There’s a reason Rhino is one of Warframe's most classic frames. The bulky mech is able to take an ungodly amount of punishment for how early—and easily—players can construct him. That makes Rhino a favorite among newcomers, since not having to worry about dying lets you reliably practice things like shooting and parkour. Like all frames, he has four basic skills and one passive ability.
Rhino Charge sends the Rhino surging forward in a straight line. Enemies caught in Rhino’s wake will take damage and also be sent sprawling. The charge specifically does “impact” damage, as well, so it’s most useful against enemies with energy shields, like the Corpus faction. Rhino is also invincible while charging.
And while the game doesn’t draw attention to it, Rhino Charge can also be combo'd with itself for extra damage and range, with a reduced energy cost for each time you use it in succession. You just need to recast the ability within a second after the last charge finishes, which when used three times will increase the damage dealt by up to 400 percent, for just 25 percent of the original energy cost. Rhino Charge also combines with Rhino’s Iron Skin ability. Dashing while wearing Iron Skin inflicts the “blast” status on enemies—knocking them down where they stand.
Iron Skin is Rhino’s second and arguably signature move. It’s pretty simple. The skill multiplies Rhino’s armor tremendously, causing him to take less damage from enemy attacks while adding a buffer of bonus health. As an added bonus, the Warframe is invincible for a few seconds after casting Iron Skin. In fact, any damage he would take during that time is absorbed and converted into even more bonus health. Iron Skin should almost always be active when playing as it effectively makes Rhino invincible until the bonus health wears off, by which time you've (hopefully) gathered enough energy to cast it again.
Roar is even simpler than Iron Skin. The skill causes Rhino and all nearby allies to do extra damage for a short duration. This only applies to weapon damage, unfortunately. So Rhino and co.’s special abilities will not be boosted.
Finally, there’s Rhino Stomp. It’s a crowd control ability that sends out a shock wave from Rhino’s initial position. You basically stomp the ground so hard that you slow time. Enemies caught in the wave’s radius are sent tumbling, but are also slowed way, way down for several seconds—leaving them suspended in midair for easy kills.
This light stasis offers two advantages. The first is that even high-level enemies become sitting ducks. Since they can barely move or attack, you can single out their weak points and remove them from the board before they become a problem. The second is that slowed and stumbling enemies can’t attack you. Which indirectly adds to Rhino’s valuable survivability.
You can achieve a similar effect with Rhino’s passive skill, Heavy Landing, which knocks down and damages enemies near Rhino when he falls from great distances. It’s a bit niche, but free damage and crowd control are rarely bad things.
Like many basic frames, Rhino’s primary blueprint can be bought from the in-game marketplace for a paltry 25,000 credits. But the remaining three pieces—his neuroptics, chassis, and systems—are all randomly rewarded for killing the Jackal boss on Fossa, Venus. Theoretically, you could get all three pieces in just three tries. Odds are it’ll take you more. The mission is quite popular with early players, so it shouldn’t be hard to match into a public squad and take down the Jackal in just a few minutes per run.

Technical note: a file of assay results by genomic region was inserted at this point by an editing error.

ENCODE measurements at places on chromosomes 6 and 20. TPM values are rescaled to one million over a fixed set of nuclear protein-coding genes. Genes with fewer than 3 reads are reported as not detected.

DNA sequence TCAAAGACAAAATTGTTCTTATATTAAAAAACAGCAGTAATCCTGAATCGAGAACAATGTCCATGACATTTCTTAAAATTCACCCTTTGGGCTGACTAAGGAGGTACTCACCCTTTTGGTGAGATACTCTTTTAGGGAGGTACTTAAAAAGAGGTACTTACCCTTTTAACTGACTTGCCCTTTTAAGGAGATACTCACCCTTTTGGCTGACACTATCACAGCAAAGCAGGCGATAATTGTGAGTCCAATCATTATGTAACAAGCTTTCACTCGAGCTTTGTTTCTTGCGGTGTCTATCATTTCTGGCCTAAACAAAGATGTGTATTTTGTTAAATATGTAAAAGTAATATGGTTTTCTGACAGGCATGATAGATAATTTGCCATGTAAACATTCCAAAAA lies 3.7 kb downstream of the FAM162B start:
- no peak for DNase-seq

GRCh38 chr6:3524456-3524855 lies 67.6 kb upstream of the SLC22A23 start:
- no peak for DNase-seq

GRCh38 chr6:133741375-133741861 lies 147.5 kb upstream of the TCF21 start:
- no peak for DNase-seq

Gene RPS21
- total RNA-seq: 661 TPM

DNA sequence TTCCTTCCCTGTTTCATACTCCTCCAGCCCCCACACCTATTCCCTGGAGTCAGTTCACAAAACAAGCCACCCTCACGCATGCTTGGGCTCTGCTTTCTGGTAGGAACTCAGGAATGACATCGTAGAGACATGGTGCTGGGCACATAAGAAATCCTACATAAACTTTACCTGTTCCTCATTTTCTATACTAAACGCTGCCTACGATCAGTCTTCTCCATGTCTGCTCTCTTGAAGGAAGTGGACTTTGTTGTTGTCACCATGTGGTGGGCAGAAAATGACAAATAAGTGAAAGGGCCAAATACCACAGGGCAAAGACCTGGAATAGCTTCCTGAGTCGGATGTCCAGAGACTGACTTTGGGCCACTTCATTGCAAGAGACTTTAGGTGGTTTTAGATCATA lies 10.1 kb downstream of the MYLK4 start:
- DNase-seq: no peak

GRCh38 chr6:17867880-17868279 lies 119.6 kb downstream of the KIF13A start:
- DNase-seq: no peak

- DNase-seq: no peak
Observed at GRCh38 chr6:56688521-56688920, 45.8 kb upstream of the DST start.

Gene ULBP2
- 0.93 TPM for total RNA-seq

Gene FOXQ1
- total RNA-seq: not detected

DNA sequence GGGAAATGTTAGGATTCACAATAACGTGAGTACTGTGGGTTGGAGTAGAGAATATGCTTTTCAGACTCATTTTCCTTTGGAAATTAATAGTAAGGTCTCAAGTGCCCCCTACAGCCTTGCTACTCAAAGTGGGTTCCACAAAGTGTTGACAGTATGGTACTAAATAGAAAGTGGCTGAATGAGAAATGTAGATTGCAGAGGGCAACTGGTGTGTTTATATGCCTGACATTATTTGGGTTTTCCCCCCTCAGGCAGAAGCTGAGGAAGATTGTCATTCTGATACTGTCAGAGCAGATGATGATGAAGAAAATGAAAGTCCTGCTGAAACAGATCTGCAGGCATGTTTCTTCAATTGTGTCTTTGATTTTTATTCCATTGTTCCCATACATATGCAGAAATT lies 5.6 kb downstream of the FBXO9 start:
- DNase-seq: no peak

The bigger nuisance isn’t getting the blueprints themselves, but the materials required to use them. Most of the necessary minerals are found on the first three planets: Mercury, Venus, and Earth. The primary blueprint requires a single unit of gallium (easily found on Mars), but the systems blueprint requires a whopping 600 plastids. This material is found earliest on Phobos, a relatively low-level area, but it's a pretty rare find there. Your best bet is heading to higher-level zones like Saturn and Uranus to find it. Be sure to check our plastid farming guide, if you have any trouble.
Being such a sturdy frame, Rhino is fortunately an easy Warframe for new players to tweak that won't require a lot of expensive rare mods. When starting out, focusing on adding and leveling up Steel Fiber, which will increase Rhino's already impressive armor stat and make him even more tanky. Vitality is always a good choice for new players as it gives you extra health in those rare instances where Iron Skin isn't protecting you.
From there, a basic build for Rhino focuses on increasing his energy pool and energy efficiency which will help keep Iron Skin active while still giving you room to use his other abilities. Steamline will lower the energy cost of abilities. Or you can use Fleeting Expertise for an even bigger boost at the cost of ability duration, which will impact the length of Rhino Charge's combo window alongside the duration of Roar and the slow effect of Rhino Stomp. Continuity can help offset that.
For more advanced (and expensive) builds, check out Warframe Builder or YouTuber MCGamerCZ's very recent Rhino build video.